Cisco UCS 101: Installation and Basic Config

Below you’ll find step-by-step instructions on setting up a Cisco UCS environment for the first time.  I wanted to post this as a general guideline for those new to UCS who may be setting up their first lab or production environments.  It’s important to note that UCS is highly customizable and that configuration settings will be different between environments.  So, what you’ll see below is a fairly generic configuration of UCS with an ESXi service profile template.  Also important to note is that since the purpose of this is to aid UCS newcomers in setting up UCS for the first time, I’ve done many of these steps manually.  Most of the below configuration can be scripted and pools and policies can be created in the service profile template wizard but to really learn where things are at the first time, I recommend doing it this way.

This is a pretty lengthy blog post, so if you’d like it in .pdf format, click here.

Cabling UCS

There’s really not more to say on a general level that the pictures don’t already show. Based on how your environment is set up and the type of connectivity you require, the cabling could be much different than what is pictured above. The important things to note, however, are that you will always only connect a particular I/O Module to its associated Fabric Interconnect (as shown above) and for Fiber channel connections, “Fabric A” goes to “Switch A” and likewise for Fabric B. Each switch is then connected to each storage processor. Think of the Fabric Interconnects in this scenario as separate initiator ports on a single physical server (which is how we’ll configure them in our service profile) and the cabling will make much more sense.

Configuring the Fabric Interconnects

Connect to the console port of Fabric Interconnect (FI) “A”, which will be the primary member of the cluster. Power on FI-A and leave the secondary FI off for now. Verify that the console port parameters on the attached computer are as follows “9600 baud”, “8 data bits”, “No parity”, “1 stop bit”. You will then be presented with the following menu items (in bold, with input in green):

Enter the configuration method. (console/gui) ? console
Enter the setup mode; setup newly or restore from backup. (setup/restore) ? setup
You have chosen to setup a new Fabric interconnect. Continue? (y/n): y
Enter the password for “admin”: password

Confirm the password for “admin”: password
Is this Fabric interconnect part of a cluster(select ‘no’ for standalone)? (yes/no) [n]: yes
Enter the switch fabric (A/B) []: A
Enter the system name: NameOfSystem
(NOTE: “-A” will be appended to the end of the name)
Physical Switch Mgmt0 IPv4 address : X.X.X.X
Physical Switch Mgmt0 IPv4 netmask : X.X.X.X
IPv4 address of the default gateway : X.X.X.X
Cluster IPv4 address : X.X.X.X
(NOTE: This IP address will be used for Management)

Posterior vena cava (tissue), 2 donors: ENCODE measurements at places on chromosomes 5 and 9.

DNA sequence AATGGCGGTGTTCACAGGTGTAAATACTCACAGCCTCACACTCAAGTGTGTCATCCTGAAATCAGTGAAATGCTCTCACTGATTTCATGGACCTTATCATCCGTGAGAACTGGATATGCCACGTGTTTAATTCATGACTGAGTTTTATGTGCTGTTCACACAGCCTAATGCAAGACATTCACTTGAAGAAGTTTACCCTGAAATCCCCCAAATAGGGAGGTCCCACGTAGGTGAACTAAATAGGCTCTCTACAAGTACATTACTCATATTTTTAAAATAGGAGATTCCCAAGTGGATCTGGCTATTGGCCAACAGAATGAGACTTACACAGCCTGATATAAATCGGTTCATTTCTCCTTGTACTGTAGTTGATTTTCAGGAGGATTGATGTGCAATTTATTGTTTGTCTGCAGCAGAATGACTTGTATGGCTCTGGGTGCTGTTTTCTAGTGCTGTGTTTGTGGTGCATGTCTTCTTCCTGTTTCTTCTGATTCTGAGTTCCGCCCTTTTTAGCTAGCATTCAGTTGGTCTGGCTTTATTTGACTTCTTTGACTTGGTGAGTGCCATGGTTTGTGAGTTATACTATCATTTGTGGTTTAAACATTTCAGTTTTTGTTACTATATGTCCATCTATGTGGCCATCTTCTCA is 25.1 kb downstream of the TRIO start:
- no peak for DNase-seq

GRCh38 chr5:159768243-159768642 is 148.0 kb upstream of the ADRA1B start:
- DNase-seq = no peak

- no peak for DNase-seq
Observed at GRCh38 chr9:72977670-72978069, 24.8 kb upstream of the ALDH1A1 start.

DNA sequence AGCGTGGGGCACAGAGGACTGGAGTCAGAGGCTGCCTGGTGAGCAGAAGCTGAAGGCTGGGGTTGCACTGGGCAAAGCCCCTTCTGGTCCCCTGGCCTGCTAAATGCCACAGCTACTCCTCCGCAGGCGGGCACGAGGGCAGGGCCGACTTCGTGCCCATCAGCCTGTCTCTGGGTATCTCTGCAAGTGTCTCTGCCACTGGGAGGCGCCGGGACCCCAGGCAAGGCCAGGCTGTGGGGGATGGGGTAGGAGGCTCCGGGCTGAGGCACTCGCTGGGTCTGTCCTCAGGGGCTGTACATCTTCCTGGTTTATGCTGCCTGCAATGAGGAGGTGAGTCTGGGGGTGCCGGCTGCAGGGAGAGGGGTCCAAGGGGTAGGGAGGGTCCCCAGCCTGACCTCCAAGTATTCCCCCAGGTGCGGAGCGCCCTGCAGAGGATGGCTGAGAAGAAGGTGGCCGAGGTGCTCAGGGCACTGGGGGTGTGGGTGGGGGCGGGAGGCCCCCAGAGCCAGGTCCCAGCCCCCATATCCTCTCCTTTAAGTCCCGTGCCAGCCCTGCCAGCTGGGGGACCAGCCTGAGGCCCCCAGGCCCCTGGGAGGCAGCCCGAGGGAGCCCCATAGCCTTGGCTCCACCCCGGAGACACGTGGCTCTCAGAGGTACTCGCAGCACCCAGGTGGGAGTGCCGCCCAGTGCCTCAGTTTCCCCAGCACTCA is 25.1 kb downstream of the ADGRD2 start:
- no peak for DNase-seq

Configure the DNS Server IPv4 address? (yes/no) [n]: y
DNS IPv4 address : X.X.X.X
Configure the default domain name? (yes/no) [n]: y
Default domain name: domain.com
Apply and save the configuration (select ‘no’ if you want to re-enter)? (yes/no): yes

Now connect to the console port of the secondary FI and power it on. Once again, you will be presented with the following menu items:

Enter the configuration method. (console/gui) ? console
Installer has detected the presence of a peer Fabric interconnect. This Fabric interconnect will be added to the cluster. Continue (y/n) ? y
Enter the admin password of the peer Fabric interconnect: password
Physical Switch Mgmt0 IPv4 address : X.X.X.X
Apply and save the configuration (select ‘no’ if you want to re-enter)? (yes/no): yes

Both Fabric Interconnects should now be configured with basic IP and Cluster IP information. If, for whatever reason you decide you’d like to erase the Fabric Interconnect configuration and start over from the initial configuration wizard, issue the following commands: “connect local-mgmt” and then “erase configuration”

Configuring UCS

After the initial configuration and cabling of Fabric Interconnect A and B is complete, open a browser and connect to the cluster IP address and launch UCS Manager:

Configuring Equipment Policy

Go to the “Equipment” tab and then “Equipment->Policies”:

The chassis discover policy “Action:” dropdown should be set to the amount of links that are connected between an individual IOM and Fabric Interconnect pair. For instance, in the drawing displayed earlier each IOM had four connections to its associated Fabric Interconnect. Thus, a “4 link” policy should be created. This policy could be left at the default value of “1 link” but my personal preference is to set it to the actual amount of connections that should be connected between an IOM and FI pair. This policy is essentially just specifying how many connections need to be present for a chassis to be discovered.

For environments with redundant power sources/PDUs, “Grid” should be specified for a power policy. If one source fails (which causes a loss of power to one or two power supplies), the surviving power supplies on the other power circuit continue to provide power to the chassis. Both grids in a power redundant system should have the same number of power supplies. Slots 1 and 2 are assigned to grid 1 and slots 3 and 4 are assigned to grid 2.

Configuring Ports

Go to the “Equipment” tab and then “Fabric Interconnects->Fabric Interconnect A/B” and expand any Fixed or Expansion modules as necessary. Configure the appropriate unconfigured ports as “Server” (connections between IOM and Fabric Interconnect) and “Uplink” (connection to network) as necessary: